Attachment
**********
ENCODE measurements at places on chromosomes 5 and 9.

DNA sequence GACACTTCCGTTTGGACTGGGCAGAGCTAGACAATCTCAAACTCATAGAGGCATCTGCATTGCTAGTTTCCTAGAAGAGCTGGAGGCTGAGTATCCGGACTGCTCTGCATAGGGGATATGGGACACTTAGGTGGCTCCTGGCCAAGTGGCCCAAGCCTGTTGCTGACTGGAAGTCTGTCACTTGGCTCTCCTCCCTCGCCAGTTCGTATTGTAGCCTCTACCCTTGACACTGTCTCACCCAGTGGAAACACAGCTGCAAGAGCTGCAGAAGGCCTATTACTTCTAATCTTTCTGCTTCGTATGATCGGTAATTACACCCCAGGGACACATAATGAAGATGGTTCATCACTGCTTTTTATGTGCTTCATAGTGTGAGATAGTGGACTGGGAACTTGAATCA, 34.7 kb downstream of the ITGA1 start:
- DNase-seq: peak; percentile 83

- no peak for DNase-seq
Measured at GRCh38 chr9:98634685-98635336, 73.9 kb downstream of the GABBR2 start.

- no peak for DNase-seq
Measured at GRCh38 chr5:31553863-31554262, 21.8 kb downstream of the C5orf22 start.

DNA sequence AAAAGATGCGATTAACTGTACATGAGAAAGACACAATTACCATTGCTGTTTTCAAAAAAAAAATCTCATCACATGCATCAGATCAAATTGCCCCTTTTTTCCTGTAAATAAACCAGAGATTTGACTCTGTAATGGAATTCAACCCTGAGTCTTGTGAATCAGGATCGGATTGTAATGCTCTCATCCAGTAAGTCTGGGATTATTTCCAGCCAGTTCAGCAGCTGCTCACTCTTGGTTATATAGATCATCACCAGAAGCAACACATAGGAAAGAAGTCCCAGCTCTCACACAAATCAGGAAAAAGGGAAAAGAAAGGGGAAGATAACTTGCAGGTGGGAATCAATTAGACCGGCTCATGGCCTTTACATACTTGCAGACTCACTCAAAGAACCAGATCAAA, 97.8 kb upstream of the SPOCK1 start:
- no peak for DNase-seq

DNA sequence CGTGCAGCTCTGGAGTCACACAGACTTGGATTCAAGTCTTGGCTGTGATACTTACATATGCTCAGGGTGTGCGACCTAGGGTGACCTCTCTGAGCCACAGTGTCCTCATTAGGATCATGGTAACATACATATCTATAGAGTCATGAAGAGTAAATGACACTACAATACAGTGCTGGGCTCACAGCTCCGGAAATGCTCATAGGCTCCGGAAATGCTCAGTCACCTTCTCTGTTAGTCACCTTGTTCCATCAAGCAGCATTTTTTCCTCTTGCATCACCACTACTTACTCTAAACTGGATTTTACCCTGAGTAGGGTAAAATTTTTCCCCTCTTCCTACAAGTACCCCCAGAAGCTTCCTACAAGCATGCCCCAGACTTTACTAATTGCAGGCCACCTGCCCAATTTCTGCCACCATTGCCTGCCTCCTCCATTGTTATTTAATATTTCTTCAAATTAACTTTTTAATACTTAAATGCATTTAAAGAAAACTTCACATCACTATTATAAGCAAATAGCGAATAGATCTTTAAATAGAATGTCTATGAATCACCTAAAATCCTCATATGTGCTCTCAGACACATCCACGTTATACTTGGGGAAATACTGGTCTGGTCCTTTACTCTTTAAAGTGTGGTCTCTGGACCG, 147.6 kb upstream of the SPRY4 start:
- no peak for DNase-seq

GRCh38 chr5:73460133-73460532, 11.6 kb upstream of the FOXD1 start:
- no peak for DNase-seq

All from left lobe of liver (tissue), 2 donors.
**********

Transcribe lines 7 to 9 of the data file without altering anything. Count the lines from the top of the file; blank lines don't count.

Measured at GRCh38 chr5:31553863-31554262, 21.8 kb downstream of the C5orf22 start.

DNA sequence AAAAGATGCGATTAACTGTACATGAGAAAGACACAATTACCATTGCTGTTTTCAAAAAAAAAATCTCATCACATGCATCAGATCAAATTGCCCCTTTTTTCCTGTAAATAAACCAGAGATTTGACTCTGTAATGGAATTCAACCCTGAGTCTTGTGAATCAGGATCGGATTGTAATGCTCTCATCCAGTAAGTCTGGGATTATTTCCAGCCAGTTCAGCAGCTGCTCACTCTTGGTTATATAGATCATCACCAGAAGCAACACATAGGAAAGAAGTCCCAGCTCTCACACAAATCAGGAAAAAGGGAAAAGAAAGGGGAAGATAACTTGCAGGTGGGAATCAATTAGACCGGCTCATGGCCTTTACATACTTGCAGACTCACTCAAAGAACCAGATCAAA, 97.8 kb upstream of the SPOCK1 start:
- no peak for DNase-seq